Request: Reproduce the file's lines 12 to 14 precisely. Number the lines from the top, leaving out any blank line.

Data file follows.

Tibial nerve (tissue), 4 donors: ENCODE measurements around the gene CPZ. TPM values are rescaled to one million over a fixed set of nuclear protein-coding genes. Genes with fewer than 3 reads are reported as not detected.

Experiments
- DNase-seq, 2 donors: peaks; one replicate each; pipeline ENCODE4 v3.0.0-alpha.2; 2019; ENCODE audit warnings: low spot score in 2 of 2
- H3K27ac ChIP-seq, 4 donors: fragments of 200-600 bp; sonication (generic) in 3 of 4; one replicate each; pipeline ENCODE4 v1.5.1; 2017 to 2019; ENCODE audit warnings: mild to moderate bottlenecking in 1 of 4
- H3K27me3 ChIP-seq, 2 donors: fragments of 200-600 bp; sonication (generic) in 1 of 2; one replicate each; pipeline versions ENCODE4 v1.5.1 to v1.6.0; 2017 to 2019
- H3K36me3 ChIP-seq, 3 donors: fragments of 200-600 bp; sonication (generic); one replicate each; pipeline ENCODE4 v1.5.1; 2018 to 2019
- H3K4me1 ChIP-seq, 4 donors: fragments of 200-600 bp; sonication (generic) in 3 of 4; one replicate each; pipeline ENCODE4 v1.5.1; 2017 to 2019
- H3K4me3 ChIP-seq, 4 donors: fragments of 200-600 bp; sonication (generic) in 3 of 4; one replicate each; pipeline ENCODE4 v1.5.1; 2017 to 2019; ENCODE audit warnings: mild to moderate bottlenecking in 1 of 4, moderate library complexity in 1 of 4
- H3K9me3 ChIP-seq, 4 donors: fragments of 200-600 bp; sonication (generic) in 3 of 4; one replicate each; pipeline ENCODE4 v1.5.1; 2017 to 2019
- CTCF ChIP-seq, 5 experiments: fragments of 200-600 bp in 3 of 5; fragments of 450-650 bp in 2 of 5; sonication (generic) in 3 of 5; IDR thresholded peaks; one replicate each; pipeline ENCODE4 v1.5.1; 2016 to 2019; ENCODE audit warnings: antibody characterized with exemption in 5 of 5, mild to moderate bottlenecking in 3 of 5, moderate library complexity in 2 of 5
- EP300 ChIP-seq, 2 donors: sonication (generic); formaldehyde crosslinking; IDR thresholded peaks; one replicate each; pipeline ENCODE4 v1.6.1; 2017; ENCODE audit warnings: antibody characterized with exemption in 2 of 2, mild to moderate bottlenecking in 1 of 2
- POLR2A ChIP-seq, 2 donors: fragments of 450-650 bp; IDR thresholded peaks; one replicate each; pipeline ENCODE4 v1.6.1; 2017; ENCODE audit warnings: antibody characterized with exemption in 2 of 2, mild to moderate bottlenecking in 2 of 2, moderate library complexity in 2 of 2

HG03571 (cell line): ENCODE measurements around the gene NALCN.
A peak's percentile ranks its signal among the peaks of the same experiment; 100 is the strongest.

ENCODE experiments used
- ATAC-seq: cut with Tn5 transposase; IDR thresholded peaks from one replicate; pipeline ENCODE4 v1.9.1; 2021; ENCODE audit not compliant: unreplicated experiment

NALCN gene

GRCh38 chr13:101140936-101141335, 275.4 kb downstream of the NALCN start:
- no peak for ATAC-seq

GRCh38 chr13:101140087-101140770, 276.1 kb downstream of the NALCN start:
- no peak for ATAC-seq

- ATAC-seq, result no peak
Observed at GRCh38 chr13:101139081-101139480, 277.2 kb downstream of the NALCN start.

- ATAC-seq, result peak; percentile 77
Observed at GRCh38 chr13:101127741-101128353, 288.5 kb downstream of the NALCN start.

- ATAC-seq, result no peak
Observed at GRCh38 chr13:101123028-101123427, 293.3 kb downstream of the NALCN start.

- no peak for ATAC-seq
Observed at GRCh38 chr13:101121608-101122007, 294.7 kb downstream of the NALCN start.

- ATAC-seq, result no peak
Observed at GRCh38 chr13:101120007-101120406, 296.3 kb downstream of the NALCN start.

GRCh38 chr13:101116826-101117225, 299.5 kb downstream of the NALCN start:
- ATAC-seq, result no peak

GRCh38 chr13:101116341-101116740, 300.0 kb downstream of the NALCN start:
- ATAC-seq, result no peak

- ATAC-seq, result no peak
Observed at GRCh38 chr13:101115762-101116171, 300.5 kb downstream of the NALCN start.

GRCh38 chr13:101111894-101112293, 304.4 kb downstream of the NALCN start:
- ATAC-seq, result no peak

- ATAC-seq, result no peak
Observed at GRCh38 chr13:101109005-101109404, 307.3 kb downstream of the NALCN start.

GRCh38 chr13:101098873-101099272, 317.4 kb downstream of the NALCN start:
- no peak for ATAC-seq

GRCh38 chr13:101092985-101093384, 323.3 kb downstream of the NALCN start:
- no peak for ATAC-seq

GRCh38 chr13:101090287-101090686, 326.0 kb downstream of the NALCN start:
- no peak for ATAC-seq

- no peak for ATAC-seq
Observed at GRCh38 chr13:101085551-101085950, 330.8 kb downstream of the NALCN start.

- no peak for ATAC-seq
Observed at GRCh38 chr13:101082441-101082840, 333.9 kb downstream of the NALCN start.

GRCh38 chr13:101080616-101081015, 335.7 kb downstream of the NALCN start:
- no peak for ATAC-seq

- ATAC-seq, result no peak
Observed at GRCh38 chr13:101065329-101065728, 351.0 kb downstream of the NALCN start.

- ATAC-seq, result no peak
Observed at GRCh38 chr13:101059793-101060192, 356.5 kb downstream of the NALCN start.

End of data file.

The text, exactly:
- POLR2A ChIP-seq, 2 donors: fragments of 450-650 bp; IDR thresholded peaks; one replicate each; pipeline ENCODE4 v1.6.1; 2017; ENCODE audit warnings: antibody characterized with exemption in 2 of 2, mild to moderate bottlenecking in 2 of 2, moderate library complexity in 2 of 2

HG03571 (cell line): ENCODE measurements around the gene NALCN.
A peak's percentile ranks its signal among the peaks of the same experiment; 100 is the strongest.